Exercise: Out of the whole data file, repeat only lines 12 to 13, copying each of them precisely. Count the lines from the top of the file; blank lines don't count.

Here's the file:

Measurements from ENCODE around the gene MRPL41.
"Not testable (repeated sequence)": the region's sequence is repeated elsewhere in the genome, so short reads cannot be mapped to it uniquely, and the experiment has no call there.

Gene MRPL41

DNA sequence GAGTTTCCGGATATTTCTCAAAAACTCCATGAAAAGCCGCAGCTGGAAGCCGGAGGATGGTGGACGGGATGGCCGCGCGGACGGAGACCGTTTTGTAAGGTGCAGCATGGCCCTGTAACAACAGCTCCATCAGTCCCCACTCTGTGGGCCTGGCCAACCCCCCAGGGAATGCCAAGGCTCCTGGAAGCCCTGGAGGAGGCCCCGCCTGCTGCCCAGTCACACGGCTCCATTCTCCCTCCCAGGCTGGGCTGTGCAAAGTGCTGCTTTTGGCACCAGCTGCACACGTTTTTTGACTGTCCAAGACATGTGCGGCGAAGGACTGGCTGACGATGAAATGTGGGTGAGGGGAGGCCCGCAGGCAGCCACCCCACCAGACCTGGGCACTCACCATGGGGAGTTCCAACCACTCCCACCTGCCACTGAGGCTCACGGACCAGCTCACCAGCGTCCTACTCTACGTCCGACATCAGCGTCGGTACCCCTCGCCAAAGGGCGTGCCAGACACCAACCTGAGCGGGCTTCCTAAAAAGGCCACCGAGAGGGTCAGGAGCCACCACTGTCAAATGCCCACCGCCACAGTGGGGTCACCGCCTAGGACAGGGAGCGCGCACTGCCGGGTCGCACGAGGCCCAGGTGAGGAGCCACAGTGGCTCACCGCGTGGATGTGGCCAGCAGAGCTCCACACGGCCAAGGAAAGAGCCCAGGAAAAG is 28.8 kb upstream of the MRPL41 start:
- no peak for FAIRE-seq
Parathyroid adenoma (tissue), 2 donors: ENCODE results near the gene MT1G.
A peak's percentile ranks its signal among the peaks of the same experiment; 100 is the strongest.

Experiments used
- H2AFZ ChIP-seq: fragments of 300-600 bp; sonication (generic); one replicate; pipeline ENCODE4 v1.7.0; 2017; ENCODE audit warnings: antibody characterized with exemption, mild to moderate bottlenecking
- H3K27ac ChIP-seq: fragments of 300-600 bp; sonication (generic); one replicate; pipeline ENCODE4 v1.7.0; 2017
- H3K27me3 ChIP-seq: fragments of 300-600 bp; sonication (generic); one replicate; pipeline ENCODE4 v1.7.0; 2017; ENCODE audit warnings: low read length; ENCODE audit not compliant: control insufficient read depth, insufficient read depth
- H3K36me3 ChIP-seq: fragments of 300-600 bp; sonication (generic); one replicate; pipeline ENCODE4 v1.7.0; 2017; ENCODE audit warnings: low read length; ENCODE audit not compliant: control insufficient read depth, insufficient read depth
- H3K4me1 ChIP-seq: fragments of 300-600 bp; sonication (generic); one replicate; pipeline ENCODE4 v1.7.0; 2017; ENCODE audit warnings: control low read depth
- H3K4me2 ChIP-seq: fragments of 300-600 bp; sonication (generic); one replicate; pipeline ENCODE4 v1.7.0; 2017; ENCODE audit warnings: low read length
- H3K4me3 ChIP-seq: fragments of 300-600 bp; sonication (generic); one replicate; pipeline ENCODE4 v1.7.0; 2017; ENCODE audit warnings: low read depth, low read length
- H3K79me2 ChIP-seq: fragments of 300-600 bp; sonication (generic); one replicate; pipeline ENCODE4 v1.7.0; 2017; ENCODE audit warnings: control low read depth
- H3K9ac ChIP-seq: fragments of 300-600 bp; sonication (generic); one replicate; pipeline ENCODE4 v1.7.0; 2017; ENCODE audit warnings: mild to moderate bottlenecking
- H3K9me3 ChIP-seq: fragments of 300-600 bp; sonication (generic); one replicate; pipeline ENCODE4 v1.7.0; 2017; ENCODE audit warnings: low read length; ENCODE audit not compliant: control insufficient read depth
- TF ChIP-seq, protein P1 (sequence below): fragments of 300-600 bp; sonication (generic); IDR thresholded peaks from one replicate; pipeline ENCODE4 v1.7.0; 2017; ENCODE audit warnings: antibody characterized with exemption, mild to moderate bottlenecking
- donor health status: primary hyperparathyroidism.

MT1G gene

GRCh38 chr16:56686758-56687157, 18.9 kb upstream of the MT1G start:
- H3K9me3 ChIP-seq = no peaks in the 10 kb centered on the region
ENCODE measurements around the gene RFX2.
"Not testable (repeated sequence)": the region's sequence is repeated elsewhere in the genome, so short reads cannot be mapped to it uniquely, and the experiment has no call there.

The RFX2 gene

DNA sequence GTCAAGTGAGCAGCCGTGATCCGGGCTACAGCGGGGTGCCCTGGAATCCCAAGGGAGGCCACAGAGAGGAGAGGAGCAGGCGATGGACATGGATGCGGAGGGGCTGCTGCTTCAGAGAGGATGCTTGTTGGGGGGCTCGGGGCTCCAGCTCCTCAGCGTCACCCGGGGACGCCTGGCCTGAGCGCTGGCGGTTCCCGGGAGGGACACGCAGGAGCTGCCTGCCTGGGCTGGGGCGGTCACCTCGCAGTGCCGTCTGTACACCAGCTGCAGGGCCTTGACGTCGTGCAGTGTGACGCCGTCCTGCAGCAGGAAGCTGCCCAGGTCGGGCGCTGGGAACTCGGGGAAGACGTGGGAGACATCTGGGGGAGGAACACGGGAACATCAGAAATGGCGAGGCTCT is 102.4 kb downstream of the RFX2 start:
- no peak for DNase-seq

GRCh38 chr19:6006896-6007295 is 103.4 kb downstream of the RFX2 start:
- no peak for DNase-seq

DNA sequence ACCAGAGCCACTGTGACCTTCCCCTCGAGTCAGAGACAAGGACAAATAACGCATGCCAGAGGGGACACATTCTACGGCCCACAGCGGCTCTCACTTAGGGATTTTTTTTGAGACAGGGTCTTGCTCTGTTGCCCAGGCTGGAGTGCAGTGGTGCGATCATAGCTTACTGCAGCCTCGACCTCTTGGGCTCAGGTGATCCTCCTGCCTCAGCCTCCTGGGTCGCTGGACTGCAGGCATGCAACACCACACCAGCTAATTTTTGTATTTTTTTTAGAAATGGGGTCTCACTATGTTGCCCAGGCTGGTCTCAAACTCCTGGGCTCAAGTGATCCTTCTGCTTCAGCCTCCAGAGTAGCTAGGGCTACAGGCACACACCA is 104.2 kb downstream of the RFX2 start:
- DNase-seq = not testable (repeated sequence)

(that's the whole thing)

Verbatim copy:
- H3K36me3 ChIP-seq: fragments of 300-600 bp; sonication (generic); one replicate; pipeline ENCODE4 v1.7.0; 2017; ENCODE audit warnings: low read length; ENCODE audit not compliant: control insufficient read depth, insufficient read depth
- H3K4me1 ChIP-seq: fragments of 300-600 bp; sonication (generic); one replicate; pipeline ENCODE4 v1.7.0; 2017; ENCODE audit warnings: control low read depth